Volume 9 - April 19, 2006 - Guest Commentaries on ISTA

Doomsday Machine Large Hadron Collider?

A scientific essay about energies, dimensions, black holes, and the associated public attention to CERN


bridges vol. 19, October 2008  /  OpEds & Commentaries

By Norbert Frischauf

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norbert_frischauf_orion_small.jpgNorbert Frischauf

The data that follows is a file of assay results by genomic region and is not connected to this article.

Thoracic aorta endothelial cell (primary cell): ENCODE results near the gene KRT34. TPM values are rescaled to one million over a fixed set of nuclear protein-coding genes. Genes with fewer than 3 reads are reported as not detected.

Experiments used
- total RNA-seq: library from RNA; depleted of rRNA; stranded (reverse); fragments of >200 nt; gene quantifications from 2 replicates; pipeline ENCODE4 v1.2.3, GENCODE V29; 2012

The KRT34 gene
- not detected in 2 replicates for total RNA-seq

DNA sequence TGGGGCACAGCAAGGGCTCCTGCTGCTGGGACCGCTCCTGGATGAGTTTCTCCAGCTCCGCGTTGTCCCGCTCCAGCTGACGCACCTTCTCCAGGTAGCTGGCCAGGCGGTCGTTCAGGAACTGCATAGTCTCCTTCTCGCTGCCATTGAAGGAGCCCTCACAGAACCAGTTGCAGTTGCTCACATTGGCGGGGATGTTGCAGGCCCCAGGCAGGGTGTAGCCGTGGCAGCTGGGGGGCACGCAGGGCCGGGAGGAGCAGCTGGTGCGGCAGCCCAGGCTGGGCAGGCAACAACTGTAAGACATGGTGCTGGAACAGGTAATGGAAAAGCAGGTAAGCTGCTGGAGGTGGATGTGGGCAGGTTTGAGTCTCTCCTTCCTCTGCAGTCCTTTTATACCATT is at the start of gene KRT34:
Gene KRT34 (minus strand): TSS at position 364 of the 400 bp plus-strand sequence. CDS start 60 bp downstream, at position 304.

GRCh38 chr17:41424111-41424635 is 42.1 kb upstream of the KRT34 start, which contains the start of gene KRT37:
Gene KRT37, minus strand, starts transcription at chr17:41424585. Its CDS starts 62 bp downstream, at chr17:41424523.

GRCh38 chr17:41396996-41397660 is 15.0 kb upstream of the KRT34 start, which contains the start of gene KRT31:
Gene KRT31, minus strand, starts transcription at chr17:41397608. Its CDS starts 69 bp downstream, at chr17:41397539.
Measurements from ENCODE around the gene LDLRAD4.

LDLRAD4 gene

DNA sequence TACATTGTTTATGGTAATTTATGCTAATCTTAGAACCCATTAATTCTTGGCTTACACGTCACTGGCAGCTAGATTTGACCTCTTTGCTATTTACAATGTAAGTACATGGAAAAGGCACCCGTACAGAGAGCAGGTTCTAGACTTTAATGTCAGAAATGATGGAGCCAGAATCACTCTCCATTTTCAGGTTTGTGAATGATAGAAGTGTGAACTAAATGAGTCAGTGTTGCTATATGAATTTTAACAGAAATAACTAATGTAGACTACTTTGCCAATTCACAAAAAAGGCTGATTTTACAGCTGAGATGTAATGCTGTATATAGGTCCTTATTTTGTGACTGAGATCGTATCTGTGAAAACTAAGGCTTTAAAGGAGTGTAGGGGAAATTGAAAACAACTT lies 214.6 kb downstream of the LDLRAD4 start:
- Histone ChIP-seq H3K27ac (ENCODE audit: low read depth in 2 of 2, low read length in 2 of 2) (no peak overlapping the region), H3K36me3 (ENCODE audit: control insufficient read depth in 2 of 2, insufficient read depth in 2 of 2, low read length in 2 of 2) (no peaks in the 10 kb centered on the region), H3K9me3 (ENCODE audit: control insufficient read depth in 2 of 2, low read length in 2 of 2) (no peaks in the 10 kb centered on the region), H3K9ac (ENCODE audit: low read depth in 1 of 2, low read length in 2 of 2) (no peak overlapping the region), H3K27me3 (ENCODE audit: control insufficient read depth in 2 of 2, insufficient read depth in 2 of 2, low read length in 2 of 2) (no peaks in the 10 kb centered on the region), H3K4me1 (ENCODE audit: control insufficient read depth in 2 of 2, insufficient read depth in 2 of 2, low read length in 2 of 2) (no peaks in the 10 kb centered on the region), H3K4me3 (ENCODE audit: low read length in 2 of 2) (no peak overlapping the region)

It was September 10, 2008, when the world’s largest experiment, the Large Hadron Collider (LHC) started its operation. Located at CERN, the European Particle Accelerator Laboratory at the Franco-Swiss border near Geneva, the LHC particle accelerator resembles an enormous ring with a circumference of 27 km (17 miles), buried 100 m (328 feet) underground. When it runs at full power, the LHC is able to accelerate protons to a velocity that reaches 99.9 percent of the speed of light, so each particle attains an enormous kinetic energy. At regular time intervals and deep in the center of dedicated particle-detectors at specific places in the ring, the accelerated protons are forced to follow a course that ends in a head-on collision, which releases the kinetic energy in an event that resembles a “mini-Big Bang.”


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